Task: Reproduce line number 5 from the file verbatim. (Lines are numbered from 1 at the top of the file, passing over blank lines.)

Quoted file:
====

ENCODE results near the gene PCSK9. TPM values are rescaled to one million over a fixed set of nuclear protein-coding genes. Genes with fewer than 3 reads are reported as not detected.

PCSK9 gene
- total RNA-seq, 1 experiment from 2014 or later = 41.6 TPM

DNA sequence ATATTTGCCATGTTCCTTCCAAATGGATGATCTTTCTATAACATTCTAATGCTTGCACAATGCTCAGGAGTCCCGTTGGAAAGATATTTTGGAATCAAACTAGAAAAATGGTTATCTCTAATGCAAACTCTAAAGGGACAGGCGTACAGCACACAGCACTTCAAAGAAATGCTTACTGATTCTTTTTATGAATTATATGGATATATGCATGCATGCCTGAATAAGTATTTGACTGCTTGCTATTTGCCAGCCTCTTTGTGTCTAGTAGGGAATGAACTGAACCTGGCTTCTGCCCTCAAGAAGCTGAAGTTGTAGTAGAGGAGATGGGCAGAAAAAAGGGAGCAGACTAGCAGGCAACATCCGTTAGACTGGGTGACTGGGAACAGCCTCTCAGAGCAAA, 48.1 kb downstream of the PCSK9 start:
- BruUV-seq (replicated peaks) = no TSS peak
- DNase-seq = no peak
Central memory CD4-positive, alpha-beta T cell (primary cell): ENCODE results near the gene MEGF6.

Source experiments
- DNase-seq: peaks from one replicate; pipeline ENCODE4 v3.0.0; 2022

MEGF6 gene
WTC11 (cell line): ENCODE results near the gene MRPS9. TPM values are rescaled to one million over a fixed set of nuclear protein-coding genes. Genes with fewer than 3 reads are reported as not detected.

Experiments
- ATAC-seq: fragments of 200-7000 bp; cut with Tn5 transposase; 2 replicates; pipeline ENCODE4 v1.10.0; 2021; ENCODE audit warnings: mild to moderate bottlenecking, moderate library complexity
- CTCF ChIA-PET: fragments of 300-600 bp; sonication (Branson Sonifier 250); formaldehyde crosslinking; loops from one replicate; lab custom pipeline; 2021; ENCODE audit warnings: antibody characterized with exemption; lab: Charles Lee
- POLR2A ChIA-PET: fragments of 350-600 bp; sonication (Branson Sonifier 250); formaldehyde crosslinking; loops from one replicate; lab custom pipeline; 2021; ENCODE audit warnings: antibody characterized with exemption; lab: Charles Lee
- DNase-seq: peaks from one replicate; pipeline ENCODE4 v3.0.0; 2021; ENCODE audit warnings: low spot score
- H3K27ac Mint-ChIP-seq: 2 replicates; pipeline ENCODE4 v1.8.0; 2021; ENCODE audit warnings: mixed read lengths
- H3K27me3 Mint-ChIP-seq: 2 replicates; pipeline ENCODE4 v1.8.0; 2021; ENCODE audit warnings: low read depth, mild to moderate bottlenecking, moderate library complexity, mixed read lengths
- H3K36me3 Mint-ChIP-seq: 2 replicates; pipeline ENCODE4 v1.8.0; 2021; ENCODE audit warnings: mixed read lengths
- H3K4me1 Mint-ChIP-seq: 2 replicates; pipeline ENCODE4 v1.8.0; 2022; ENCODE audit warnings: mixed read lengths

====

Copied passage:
- BruUV-seq (replicated peaks) = no TSS peak